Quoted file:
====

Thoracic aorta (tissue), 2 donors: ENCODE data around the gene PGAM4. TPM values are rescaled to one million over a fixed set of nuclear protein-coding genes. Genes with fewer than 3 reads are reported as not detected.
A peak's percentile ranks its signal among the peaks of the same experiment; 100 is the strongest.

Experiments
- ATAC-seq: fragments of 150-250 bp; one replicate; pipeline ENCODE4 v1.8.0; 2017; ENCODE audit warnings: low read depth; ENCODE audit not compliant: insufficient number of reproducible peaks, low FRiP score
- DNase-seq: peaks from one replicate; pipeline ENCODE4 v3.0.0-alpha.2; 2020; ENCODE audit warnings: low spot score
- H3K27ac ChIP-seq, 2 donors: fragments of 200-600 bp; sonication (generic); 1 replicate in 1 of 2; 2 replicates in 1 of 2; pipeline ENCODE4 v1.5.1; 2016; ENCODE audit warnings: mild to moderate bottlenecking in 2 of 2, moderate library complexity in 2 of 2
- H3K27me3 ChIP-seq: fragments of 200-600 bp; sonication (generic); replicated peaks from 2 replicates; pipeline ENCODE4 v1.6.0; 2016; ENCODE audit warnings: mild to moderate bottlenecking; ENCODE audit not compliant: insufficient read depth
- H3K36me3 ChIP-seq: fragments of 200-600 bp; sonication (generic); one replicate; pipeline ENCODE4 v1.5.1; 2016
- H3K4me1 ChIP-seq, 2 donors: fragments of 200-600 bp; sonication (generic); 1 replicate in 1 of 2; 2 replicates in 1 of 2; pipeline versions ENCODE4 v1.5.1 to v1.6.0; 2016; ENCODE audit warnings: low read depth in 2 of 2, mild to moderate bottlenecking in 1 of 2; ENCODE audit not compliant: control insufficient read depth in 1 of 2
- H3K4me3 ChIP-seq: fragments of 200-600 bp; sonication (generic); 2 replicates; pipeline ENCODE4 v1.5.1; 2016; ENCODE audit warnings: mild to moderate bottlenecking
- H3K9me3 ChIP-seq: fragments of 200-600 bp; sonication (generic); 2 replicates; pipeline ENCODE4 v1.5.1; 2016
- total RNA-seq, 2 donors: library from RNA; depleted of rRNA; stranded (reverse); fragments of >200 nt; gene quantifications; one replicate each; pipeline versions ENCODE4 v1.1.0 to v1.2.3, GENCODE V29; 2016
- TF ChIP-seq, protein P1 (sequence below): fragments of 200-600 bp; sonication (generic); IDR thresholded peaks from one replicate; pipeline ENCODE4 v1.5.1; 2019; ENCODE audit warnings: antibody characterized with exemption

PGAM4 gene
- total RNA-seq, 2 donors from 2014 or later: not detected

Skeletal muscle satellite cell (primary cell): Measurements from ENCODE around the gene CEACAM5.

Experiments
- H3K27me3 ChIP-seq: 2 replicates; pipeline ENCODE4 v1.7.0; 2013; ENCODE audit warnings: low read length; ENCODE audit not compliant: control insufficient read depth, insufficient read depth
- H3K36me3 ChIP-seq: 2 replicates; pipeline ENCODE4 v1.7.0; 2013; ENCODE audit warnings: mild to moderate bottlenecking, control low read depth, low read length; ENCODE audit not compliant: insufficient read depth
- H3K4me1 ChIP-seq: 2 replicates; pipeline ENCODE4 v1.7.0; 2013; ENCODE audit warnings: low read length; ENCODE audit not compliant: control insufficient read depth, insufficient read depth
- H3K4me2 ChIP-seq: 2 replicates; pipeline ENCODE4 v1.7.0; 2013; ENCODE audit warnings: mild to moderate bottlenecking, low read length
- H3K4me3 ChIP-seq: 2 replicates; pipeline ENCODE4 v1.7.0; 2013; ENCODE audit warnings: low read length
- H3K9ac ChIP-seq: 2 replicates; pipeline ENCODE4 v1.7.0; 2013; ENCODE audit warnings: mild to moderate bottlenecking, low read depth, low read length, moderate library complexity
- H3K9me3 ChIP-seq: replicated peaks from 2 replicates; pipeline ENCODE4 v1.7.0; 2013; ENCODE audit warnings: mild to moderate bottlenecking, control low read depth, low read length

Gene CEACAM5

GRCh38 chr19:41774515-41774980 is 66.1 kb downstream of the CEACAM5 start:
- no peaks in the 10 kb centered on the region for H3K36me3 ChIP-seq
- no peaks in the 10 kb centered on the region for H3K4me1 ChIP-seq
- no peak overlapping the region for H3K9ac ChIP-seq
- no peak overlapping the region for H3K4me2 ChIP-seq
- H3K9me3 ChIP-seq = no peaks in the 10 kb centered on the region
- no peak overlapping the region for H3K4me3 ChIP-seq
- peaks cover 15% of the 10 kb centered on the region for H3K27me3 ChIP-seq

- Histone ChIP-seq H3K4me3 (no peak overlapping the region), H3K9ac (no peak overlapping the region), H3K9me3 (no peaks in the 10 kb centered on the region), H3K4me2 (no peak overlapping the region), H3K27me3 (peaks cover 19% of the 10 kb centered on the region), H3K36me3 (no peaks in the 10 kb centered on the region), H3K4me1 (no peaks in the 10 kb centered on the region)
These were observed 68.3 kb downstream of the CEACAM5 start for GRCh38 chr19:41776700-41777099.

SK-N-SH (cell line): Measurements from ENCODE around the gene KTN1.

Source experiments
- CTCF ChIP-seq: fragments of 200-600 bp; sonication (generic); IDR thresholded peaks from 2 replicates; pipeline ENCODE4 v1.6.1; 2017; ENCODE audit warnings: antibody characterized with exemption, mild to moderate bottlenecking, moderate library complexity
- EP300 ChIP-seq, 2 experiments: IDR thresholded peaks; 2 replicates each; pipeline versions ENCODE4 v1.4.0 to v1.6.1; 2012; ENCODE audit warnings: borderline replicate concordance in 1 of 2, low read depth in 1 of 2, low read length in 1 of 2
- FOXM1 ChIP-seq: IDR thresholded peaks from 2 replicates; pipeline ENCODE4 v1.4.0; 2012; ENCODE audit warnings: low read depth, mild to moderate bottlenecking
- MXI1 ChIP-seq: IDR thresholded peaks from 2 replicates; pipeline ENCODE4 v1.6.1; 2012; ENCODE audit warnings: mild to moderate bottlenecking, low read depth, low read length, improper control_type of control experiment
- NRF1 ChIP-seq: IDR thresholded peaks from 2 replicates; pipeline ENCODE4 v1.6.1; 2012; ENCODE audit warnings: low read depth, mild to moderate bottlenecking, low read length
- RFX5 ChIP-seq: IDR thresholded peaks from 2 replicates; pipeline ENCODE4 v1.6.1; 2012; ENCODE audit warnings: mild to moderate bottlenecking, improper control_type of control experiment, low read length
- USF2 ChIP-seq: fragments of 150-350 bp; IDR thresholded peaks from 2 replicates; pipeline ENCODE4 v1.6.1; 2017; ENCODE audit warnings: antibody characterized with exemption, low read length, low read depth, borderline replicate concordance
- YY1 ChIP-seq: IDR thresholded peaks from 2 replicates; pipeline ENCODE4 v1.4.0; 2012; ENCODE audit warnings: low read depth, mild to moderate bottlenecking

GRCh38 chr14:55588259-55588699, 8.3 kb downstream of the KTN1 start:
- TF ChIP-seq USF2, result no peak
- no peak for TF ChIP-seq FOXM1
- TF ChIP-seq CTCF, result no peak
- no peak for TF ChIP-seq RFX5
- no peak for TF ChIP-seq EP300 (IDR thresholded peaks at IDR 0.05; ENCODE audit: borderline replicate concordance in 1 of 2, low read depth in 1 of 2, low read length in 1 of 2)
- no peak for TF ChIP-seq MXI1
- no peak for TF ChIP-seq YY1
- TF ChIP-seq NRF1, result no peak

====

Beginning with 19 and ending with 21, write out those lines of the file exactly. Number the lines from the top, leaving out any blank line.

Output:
- H3K36me3 ChIP-seq: 2 replicates; pipeline ENCODE4 v1.7.0; 2013; ENCODE audit warnings: mild to moderate bottlenecking, control low read depth, low read length; ENCODE audit not compliant: insufficient read depth
- H3K4me1 ChIP-seq: 2 replicates; pipeline ENCODE4 v1.7.0; 2013; ENCODE audit warnings: low read length; ENCODE audit not compliant: control insufficient read depth, insufficient read depth
- H3K4me2 ChIP-seq: 2 replicates; pipeline ENCODE4 v1.7.0; 2013; ENCODE audit warnings: mild to moderate bottlenecking, low read length